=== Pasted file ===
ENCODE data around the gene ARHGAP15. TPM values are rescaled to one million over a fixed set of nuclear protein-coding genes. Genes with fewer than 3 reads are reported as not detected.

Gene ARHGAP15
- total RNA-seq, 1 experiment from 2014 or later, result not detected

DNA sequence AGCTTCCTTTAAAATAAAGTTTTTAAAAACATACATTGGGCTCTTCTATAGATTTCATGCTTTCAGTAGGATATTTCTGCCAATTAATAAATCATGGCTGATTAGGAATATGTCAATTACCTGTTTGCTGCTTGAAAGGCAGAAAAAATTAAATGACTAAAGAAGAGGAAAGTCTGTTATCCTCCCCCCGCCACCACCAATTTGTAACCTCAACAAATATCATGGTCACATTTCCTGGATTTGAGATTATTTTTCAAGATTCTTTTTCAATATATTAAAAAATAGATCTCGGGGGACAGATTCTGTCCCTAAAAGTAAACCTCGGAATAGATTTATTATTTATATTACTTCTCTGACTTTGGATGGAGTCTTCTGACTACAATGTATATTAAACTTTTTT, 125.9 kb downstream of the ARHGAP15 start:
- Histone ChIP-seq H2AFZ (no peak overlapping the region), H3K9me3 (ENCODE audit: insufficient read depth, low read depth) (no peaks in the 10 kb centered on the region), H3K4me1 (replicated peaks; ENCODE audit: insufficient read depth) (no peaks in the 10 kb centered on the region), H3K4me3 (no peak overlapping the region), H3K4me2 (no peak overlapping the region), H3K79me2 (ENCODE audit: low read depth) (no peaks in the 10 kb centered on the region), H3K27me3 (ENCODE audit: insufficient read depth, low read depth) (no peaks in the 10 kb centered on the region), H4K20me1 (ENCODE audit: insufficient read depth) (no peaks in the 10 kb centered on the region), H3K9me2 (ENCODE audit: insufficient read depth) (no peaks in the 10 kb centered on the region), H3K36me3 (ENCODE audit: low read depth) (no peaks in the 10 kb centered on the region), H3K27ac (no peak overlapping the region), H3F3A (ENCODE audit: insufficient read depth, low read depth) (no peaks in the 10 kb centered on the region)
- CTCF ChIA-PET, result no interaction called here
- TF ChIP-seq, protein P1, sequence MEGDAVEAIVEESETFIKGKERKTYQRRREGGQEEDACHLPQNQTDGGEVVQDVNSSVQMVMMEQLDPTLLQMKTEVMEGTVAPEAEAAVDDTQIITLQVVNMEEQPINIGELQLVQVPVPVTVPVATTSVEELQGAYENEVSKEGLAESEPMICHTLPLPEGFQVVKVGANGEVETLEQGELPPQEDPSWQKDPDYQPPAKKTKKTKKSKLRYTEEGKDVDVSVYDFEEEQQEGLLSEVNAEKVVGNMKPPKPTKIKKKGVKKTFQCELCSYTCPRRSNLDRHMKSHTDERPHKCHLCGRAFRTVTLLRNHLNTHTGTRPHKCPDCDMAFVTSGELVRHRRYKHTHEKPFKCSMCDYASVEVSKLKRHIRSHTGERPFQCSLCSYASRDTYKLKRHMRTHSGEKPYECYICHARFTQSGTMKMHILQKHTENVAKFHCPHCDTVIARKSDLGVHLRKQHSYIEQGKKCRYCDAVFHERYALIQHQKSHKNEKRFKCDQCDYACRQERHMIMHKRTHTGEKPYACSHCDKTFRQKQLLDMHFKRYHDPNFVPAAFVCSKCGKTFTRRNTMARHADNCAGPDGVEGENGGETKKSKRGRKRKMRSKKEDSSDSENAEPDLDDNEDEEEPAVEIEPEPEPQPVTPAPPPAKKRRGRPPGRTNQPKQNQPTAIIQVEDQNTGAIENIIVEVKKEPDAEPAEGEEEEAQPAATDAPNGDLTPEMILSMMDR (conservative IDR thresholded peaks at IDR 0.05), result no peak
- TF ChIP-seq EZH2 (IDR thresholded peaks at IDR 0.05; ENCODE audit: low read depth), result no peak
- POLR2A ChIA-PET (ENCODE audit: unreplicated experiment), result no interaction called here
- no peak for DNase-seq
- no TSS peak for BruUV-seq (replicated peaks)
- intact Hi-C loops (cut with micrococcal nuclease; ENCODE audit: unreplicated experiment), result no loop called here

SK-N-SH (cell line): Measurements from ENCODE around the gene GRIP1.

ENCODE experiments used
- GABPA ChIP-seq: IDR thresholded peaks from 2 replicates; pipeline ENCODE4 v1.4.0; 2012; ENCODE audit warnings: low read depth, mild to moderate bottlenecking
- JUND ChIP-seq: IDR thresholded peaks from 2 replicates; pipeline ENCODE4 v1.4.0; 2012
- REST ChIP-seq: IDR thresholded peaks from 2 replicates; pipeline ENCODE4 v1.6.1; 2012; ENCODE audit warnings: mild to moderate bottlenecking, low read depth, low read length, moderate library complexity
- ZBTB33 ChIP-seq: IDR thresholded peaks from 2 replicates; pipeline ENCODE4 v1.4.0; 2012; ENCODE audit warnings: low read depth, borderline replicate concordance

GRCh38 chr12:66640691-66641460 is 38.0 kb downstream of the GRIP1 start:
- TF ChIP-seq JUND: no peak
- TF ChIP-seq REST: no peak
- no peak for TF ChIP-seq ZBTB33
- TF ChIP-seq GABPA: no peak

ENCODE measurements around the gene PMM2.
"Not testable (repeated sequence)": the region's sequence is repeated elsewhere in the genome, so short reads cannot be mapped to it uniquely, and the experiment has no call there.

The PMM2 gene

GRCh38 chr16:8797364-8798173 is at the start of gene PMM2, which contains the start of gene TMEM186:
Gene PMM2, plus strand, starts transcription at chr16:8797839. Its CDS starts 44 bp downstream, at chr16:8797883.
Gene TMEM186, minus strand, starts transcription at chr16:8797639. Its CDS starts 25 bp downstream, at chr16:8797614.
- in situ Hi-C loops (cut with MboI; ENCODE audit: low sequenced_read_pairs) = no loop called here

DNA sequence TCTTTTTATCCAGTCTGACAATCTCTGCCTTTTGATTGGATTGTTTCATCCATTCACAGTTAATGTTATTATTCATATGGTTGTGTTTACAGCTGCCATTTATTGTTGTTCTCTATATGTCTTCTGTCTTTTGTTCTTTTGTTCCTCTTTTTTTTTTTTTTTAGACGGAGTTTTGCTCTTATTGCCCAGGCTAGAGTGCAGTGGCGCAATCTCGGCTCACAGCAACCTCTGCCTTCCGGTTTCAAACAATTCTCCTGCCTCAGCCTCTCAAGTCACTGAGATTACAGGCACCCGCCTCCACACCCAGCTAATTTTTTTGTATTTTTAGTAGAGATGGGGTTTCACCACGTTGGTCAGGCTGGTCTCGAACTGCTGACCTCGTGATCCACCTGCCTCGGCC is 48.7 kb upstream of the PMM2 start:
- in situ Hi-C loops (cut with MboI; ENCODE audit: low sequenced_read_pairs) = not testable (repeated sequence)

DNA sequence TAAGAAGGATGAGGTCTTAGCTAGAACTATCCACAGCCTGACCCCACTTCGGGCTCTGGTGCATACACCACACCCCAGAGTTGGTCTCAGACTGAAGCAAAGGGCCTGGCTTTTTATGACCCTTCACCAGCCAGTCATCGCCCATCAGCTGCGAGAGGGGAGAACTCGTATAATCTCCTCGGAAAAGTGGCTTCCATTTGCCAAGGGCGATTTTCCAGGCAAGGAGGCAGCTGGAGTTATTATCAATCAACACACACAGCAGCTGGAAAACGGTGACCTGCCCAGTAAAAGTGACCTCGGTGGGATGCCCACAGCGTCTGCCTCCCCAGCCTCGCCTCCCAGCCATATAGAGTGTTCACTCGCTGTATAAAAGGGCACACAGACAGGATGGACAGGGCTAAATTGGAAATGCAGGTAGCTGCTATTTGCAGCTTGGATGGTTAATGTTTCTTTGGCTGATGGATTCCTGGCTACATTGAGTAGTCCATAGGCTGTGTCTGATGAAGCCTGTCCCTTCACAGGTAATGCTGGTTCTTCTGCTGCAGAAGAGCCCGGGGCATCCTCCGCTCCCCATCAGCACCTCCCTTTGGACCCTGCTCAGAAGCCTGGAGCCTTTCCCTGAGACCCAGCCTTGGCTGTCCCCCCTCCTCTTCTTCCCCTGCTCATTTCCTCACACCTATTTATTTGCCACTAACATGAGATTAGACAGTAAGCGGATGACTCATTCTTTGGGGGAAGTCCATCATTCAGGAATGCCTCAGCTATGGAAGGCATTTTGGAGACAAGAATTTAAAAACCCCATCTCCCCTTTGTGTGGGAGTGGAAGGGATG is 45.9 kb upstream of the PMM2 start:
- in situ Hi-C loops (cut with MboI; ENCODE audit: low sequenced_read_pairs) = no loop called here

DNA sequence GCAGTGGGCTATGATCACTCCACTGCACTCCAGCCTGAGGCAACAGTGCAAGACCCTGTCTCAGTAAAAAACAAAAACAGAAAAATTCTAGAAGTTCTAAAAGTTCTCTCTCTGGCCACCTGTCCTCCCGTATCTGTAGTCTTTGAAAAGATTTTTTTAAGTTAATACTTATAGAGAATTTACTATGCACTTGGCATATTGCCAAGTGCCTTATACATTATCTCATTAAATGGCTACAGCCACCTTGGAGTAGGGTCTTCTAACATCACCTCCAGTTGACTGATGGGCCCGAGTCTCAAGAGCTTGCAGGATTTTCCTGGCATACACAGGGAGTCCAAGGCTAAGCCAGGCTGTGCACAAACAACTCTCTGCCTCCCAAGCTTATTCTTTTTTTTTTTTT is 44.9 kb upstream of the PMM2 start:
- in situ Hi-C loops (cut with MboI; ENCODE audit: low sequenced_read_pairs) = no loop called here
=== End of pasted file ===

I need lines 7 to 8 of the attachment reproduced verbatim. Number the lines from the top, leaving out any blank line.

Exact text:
- TF ChIP-seq, protein P1, sequence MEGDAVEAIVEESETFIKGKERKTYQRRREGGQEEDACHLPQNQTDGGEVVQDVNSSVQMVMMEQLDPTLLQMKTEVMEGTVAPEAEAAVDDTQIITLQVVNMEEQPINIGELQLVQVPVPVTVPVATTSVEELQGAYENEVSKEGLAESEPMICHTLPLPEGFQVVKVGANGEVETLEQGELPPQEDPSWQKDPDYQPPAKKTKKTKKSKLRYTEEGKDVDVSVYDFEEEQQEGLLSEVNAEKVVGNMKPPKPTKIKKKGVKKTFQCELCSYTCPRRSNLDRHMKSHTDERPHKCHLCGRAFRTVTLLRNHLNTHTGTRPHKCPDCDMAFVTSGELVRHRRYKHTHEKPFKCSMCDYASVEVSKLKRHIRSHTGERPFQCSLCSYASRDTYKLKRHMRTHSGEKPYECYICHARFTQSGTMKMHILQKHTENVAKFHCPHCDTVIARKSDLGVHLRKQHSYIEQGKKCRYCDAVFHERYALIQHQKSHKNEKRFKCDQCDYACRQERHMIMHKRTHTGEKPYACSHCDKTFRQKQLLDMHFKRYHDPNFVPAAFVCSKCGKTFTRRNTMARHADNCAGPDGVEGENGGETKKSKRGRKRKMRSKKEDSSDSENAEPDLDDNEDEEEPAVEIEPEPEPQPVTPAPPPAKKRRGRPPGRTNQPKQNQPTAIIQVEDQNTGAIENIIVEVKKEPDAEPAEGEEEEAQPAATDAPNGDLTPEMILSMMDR (conservative IDR thresholded peaks at IDR 0.05), result no peak
- TF ChIP-seq EZH2 (IDR thresholded peaks at IDR 0.05; ENCODE audit: low read depth), result no peak